Running a crèche

Information for community groups about providing childcare at a one-off community event.

Why have a crèche?

Providing childcare is an important way to help parents and carers to access community events.

Who will run your crèche?

Have at least one person who is responsible for planning and organising the crèche. You might choose to have a rota of volunteers helping out during the day, but it is important to have someone who knows what’s going on and is taking responsibility for making sure that the childcare happens properly.

You need to make sure there are enough adults in your crèche to look after all the children properly. This will depend on the age of the children, and also the environment you are in. The NSPCC recommends the following adult to child ratios as the minimum to help keep children safe:

  • 0 – 2 years: 1 adult to 3 children
  • 2 – 3 years: 1 adult to 4 children
  • 4 – 8 years: 1 adult to 6 children
  • 9 – 12 years: 1 adult to 8 children
  • 13 – 18 years: 1 adult to 10 children

In an environment that is unfamiliar to the children, and when the children don’t know the volunteers, you should have a higher number of adults to make sure there are enough people around to help every child feel safe and secure.

Babies and young toddlers need constant care and supervision, so aim for a one-to-one ratio for children who are under 3. The NSPCC also recommends that there should always be at least 2 adults present, even with very small groups.

Where will your crèche be?

Choose a suitable space for your crèche.

If your event is outdoors, you may want to set up a specific tent or marquee. If it is an indoor event, you should designate a room. This needs to be big enough to allow the children to play. It also needs to be close to toilets and hand-washing facilities, and there should be drinking water available.

Think about how to make the space as pleasant and as safe as possible. This includes making sure it is clean and warm. It is useful to separate the space a bit, so that children have a choice to do different things. For example, have a cosy corner with blankets and cushions for quiet play and reading, and an area for noisy or messy play.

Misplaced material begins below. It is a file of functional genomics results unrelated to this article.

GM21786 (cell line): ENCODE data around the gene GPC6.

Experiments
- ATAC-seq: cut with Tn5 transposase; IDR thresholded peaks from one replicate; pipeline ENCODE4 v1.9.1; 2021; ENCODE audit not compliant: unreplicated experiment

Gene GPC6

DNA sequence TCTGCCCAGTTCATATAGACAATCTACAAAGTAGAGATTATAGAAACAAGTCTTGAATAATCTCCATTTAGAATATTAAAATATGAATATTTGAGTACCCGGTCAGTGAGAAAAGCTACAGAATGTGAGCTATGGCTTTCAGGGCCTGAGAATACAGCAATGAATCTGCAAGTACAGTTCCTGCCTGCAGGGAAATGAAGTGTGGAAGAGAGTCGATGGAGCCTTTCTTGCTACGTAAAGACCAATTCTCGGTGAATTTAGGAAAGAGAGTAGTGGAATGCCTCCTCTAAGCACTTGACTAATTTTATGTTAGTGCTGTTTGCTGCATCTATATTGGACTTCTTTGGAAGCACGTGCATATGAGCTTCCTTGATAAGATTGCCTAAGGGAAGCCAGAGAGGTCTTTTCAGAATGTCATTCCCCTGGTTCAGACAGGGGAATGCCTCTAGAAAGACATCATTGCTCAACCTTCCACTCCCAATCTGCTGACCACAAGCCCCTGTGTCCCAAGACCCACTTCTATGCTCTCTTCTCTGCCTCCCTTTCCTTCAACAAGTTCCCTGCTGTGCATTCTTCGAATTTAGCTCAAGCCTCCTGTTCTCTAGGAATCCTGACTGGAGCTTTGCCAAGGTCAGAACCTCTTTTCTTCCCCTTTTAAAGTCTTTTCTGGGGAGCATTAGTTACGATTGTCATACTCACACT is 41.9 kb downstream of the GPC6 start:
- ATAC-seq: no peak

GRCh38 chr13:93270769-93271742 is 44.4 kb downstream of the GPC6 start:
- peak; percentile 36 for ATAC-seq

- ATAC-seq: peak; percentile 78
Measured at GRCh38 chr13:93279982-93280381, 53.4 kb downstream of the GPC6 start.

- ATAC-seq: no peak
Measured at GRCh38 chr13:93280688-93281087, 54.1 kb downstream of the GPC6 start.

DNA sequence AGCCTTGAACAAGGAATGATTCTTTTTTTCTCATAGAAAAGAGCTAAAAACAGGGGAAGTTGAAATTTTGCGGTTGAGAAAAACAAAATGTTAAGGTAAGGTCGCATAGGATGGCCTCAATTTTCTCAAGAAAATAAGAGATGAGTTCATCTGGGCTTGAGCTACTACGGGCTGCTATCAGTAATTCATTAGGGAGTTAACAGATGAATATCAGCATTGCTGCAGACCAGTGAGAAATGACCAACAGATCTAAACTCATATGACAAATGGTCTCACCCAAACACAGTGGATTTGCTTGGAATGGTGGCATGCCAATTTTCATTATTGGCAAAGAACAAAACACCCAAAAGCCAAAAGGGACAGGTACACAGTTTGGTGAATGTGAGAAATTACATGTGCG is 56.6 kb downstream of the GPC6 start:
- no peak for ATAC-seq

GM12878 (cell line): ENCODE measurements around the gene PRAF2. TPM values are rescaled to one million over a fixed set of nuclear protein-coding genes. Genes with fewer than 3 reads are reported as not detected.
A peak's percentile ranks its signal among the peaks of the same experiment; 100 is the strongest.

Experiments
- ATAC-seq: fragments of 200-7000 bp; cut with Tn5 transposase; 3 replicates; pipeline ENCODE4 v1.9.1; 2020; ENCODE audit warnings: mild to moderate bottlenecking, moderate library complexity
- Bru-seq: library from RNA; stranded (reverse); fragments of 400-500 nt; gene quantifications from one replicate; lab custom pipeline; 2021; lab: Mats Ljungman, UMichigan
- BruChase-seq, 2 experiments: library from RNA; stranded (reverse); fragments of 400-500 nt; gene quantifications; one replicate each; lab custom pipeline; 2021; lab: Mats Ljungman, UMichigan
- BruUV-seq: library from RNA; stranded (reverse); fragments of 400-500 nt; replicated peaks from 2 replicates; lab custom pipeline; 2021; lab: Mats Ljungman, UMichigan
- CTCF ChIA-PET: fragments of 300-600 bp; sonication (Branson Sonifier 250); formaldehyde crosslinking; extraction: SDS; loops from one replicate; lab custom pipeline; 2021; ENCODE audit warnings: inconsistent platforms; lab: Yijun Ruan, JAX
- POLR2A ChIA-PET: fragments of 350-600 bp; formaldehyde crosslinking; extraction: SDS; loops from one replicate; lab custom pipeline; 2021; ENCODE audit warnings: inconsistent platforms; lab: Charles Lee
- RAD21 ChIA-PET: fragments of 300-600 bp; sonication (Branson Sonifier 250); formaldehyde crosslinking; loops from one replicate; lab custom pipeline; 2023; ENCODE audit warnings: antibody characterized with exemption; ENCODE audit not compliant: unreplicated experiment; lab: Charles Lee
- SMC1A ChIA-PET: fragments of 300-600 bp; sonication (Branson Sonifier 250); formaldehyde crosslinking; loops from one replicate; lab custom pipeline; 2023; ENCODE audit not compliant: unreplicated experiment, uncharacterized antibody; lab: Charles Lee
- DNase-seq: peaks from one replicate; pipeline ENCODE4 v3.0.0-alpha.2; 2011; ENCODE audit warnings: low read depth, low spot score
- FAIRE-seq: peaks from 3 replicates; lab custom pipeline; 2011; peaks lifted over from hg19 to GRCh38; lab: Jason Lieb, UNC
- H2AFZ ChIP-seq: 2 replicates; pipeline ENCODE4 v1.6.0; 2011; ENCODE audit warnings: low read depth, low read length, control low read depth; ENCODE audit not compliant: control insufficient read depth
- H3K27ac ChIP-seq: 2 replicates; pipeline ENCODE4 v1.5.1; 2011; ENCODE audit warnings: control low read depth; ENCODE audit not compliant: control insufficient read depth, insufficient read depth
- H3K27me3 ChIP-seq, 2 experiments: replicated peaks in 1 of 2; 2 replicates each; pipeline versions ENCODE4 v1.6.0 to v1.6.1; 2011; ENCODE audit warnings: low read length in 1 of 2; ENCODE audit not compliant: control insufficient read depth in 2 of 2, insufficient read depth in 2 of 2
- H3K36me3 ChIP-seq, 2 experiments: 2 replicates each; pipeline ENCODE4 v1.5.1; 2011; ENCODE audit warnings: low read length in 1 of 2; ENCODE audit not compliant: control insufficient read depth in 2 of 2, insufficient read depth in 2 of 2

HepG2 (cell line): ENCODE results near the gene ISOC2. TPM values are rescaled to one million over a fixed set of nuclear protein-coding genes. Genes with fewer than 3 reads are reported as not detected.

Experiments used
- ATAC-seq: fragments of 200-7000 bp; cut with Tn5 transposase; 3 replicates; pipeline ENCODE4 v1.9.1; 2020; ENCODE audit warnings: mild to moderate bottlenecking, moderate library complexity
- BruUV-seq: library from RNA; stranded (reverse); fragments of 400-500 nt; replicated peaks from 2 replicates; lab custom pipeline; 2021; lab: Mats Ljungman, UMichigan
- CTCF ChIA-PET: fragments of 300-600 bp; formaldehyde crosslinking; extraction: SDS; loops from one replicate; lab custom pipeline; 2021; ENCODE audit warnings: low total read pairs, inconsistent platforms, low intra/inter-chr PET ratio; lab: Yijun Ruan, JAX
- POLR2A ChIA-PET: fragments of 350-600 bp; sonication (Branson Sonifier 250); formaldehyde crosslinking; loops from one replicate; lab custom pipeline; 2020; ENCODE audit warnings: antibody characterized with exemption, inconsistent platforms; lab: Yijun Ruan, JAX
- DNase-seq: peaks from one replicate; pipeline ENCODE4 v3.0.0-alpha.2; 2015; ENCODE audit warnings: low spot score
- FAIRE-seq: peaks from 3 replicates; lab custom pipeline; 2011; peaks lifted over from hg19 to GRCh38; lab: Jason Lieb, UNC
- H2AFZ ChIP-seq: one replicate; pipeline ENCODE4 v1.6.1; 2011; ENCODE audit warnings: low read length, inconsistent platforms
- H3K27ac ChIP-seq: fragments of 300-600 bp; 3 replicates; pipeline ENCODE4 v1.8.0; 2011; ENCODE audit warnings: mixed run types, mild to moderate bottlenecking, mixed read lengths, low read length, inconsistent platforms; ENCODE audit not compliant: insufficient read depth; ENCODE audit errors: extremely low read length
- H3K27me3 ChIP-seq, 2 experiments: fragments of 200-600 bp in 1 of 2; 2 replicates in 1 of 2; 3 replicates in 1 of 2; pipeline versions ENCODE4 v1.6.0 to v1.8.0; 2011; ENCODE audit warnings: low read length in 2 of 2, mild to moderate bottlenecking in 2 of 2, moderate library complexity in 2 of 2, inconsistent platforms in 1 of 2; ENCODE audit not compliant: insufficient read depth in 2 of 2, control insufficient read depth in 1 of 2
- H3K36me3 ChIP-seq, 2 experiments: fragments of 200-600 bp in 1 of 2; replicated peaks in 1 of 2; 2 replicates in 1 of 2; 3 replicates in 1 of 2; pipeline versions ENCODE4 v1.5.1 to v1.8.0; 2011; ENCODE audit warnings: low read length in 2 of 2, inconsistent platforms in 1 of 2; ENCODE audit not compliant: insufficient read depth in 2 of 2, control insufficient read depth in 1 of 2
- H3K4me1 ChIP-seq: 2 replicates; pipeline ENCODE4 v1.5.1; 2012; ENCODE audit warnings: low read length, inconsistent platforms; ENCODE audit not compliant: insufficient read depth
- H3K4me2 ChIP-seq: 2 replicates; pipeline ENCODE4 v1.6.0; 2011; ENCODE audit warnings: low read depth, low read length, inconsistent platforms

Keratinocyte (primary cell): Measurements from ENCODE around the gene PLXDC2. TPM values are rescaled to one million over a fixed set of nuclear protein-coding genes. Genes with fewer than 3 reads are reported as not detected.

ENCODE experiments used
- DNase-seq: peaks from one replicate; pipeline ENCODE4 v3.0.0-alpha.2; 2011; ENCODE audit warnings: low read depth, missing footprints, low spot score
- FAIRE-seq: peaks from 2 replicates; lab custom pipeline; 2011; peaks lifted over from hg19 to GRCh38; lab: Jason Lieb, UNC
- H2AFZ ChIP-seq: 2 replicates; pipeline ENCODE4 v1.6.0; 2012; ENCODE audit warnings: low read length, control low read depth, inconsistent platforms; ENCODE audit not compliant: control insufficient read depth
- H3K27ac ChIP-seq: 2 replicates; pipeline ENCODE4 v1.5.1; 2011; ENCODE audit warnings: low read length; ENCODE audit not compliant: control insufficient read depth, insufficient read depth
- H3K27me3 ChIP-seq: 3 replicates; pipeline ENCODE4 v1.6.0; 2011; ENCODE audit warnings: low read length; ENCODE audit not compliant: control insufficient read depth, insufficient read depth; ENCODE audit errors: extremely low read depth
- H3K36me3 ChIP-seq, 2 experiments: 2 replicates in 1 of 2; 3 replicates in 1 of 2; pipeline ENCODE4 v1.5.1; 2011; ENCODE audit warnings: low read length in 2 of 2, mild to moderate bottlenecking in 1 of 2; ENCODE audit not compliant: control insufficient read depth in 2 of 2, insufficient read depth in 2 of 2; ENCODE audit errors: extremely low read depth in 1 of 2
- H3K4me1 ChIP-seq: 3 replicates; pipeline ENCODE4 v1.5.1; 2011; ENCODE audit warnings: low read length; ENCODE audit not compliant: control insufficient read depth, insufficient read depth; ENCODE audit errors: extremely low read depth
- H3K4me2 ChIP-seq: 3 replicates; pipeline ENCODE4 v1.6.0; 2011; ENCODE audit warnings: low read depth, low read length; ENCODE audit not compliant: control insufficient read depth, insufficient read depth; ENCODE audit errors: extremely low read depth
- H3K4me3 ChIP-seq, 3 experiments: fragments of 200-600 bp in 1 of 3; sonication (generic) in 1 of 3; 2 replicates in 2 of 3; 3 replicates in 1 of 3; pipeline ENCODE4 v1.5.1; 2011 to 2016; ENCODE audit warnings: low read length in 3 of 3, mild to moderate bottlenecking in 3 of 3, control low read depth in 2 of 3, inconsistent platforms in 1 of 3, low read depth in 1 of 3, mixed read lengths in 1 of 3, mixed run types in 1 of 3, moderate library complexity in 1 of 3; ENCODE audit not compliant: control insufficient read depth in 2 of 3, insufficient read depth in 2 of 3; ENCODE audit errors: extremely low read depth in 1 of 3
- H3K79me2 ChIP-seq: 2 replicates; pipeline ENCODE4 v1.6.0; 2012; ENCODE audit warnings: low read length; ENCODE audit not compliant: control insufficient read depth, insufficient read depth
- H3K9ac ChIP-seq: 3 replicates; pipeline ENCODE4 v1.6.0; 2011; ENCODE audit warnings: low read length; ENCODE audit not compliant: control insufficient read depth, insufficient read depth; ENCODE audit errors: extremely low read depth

Information about the children in your care

Keep track of which children have been left in the care of the crèche. You should:

  • Know when a child is dropped off, and when they are collected
  • Have the name and contact details of the child’s parent/carer, and know who will be collecting the child
  • Know if the child has any medical conditions or allergies that you need to be aware of
  • Get parental consent for emergency medical treatment.

Ask parents to complete a short form when they leave their child with you, to give you the information you need. Here is a sample child registration form to download, which you can adapt to suit your needs. Don’t keep people’s personal details for longer than you need to: see Data protection for community groups for more help with this.

Keep a list of the children who are in the crèche, and tick them off when they are collected. This way, you know which children the crèche is responsible for at any given moment. If a different person than the person you were expecting arrives to collect a child, phone their parent/carer to check this is okay.

Toys and other equipment

Think about the ages of the children who will attend your crèche, and how you can create a relaxing environment for children to play.

It’s a good idea to have some organised activities, such as a game or a craft activity. Try to think of activities that are fun but not too complicated, that children can drop in and out of.

Also offer the children the opportunity to do their own thing. Provide toys and books that are suitable for the ages of children you are expecting, and make sure there is enough space for the children to use these.